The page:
The Dutchess and the Duke and the haunting debut

The Dutchess and the Duke's full-length debut has earned legitimate comparisons to early Rolling Stones and Bob Dylan. That's thanks to frontman Jesse Lortz' raspy, righteous delivery, and his innate gift for simple, timeless song structures. He and silver-throated cohort Kimberly Morrison may have struck critical paydirt here, but they're miles from aping their influences' more outlandish lifestyles. On one recent afternoon, the Seattle duo is simply sipping bottles of beer at Magic Basement Studios, where they recorded said record, She's the Dutchess, He's the Duke. Lortz and Morrison, friends since high school, are also busy finishing each other's sarcastic sentences, bickering lightly in sibling-esque tones, and exuding the casual confidence that comes from knowing that you're paired with a logical, longstanding (and, for the record, platonic) artistic partner.

"We'd always just hang out, watch movies, and smoke cigarettes," says Lortz, recalling their suburban adolescence. "My girlfriend was really square and really hot, and her boyfriend was really square and really hot. So there was them and then us two total scumbags," he laughs.

The pair bonded over junk food and general juvenile malaise initially, but reconnected in their early 20s. Their overlapping peer groups began generating and dismantling bands over the next few years, with Lortz and Morrison achieving relative stability in 2002 with a "deconstructionist R&B" band called the Flying Dutchmen. After the group broke up, Lortz turned his attention to his fledgling label, Boom Boom Party Records, and to bashing out punk chords in Fe Fi Fo Fums, while Morrison did time with garage acts the Intelligence, the Fallouts, and the Unnatural Helpers. Their paths intersected again, and the Dutchess and the Duke released its first 7-inch, "Reservoir Park" backed with "Mary," in 2007. The single attracted the ear of Sub Pop imprint Hardly Art Records — attention on a larger scale than the two were prepared for.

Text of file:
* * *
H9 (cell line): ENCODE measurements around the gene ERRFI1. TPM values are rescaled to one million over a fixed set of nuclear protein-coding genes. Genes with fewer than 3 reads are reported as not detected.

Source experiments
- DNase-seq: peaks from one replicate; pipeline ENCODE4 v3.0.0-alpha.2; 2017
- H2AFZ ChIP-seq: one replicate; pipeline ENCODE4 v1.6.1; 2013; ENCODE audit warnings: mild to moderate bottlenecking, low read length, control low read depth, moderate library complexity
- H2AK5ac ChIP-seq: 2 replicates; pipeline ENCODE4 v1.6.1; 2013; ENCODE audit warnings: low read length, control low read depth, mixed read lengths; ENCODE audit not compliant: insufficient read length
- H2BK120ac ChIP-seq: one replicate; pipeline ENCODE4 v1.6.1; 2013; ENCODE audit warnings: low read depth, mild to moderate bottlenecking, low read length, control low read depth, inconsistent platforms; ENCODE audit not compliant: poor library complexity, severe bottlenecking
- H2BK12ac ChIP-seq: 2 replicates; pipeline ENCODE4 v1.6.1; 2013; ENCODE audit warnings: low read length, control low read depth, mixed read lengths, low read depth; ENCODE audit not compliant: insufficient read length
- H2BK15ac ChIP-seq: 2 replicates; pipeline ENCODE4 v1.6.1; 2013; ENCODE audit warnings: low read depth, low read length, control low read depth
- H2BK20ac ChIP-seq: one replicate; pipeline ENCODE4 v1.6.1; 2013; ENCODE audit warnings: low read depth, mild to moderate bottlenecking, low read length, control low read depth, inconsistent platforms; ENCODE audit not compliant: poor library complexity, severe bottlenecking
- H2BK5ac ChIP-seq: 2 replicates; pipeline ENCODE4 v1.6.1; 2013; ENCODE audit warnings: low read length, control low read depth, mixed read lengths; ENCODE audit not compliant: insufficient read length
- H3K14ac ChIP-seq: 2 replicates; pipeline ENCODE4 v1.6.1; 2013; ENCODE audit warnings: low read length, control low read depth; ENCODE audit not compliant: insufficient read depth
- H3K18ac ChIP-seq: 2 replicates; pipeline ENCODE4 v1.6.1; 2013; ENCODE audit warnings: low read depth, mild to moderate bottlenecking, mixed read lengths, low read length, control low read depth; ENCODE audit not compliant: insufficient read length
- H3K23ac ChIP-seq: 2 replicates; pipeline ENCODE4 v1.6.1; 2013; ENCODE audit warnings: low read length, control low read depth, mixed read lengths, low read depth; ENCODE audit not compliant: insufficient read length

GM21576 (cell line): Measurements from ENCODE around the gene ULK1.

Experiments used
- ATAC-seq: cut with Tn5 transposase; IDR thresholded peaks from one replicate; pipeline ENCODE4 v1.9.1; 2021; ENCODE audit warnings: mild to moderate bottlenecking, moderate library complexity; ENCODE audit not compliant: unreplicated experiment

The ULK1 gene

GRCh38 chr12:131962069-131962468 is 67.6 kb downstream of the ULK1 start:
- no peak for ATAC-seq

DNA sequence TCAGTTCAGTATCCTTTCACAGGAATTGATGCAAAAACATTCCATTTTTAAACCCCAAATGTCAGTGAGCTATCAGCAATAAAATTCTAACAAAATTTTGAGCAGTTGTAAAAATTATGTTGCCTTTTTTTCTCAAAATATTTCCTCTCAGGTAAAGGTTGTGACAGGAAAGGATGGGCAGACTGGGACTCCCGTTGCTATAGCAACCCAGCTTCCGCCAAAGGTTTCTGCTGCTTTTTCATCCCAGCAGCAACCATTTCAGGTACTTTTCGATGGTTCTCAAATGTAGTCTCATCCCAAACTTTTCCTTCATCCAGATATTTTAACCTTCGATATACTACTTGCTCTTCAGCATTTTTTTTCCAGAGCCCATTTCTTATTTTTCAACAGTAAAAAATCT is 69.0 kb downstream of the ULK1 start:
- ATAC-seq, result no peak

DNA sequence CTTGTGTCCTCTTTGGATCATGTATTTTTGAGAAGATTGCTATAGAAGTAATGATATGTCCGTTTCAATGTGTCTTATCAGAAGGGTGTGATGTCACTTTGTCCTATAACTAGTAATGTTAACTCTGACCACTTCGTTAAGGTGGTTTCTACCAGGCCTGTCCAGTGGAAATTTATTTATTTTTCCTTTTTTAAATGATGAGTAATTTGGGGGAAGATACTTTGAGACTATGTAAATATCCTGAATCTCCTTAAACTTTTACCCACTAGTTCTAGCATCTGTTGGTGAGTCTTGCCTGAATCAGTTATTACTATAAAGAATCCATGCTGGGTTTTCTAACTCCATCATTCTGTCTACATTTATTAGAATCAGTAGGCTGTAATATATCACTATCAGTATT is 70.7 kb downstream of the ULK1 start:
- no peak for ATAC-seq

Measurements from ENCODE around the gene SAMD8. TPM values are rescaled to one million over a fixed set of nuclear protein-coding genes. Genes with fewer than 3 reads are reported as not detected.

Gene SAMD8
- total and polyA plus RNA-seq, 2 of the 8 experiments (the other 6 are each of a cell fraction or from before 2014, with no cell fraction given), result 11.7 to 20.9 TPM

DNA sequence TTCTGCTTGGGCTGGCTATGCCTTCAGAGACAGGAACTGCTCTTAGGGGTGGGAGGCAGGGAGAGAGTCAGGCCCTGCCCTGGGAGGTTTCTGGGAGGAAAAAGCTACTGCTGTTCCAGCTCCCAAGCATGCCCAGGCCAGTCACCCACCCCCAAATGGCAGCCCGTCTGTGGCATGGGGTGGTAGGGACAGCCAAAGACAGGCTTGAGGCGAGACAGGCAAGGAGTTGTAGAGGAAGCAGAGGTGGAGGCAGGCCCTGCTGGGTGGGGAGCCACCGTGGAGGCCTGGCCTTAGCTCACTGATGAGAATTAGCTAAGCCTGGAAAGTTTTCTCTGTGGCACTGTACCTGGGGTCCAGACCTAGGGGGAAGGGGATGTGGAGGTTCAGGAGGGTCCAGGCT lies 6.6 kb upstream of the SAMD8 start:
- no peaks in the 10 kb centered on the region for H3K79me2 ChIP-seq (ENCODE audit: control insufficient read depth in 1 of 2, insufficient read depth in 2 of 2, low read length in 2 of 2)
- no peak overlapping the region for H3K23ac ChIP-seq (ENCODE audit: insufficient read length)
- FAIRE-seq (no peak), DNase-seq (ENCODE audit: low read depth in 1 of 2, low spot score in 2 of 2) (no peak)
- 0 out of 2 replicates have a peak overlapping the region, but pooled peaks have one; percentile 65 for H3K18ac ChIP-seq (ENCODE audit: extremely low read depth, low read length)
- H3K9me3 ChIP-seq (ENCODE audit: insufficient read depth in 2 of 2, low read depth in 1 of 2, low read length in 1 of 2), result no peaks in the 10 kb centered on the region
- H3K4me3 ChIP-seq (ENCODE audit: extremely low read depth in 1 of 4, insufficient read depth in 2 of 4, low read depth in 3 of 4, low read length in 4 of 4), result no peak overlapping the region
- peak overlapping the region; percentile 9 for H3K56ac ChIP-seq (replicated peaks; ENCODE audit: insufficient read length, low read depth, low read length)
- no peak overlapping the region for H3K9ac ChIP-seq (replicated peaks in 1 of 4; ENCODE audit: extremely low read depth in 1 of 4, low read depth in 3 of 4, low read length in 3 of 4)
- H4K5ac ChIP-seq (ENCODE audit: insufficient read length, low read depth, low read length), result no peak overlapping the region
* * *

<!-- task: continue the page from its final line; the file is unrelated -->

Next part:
"Jesse told me that we were supposed to go meet with this label and I'm like, 'Really? Why??,'" remembers Morrison. "We were super nervous, downing drinks ..." she continues. "We got wasted before we went to the meeting," interjects Jesse. Morrison was incredulous when Sub Pop president Jonathan Poneman alluded to printing several thousand copies of their debut. "We just laughed and said, 'Do you really think you can sell that many copies of our record?' [Poneman] said, 'Well, we wouldn't be talking to you if we didn't.' And I was like, 'OK, whatever, dude, it's your funeral!'"

No eulogies will be necessary. She's the Dutchess, He's the Duke was well received right out of the gate. The record is currently awash in critical superlatives (Pitchfork christened it a "classic" and bestowed on it an 8.2), and the band is rapidly acquiring a local and national fan base, thanks to strong recent tours, including one with Seattle's Fleet Foxes. While associations with iconic '60s rock and folk artists are entirely merited, the record's strength is more in its durable construction than in any time-traveling cleverness. As "Reservoir Park" leads the way, the 10 tracks unfold with unsettling sonic and lyrical intimacy. Lortz' Jagger-esque vocals and brightly picked guitars push sharply into the foreground, painting pictures of tricks turned, lies perpetuated, and ghosts who won't leave, while Morrison's sweetly bewitching harmonies and flourishes of flute add flickers of light to his dour palette. Donnie Hilstad's minimalist percussion and periodic outbursts of handclaps add punctuation and momentum.

When asked if all those hosannas being shouted in their direction are overwhelming or surprising, Lortz offers a refreshingly honest response. "As shitty as it sounds, it's not that surprising because they're good songs," he says, "and there's the momentum of the PR machine behind us, which we've never dealt with."

"When we listened to the final mix of the record, we all cracked a beer and were like, 'This is so cool,'" says Morrison. "We were almost tearing up."

"I cried outside," says Lortz.

"I cried in the room," says Morrison. "We were proud of each other."

 
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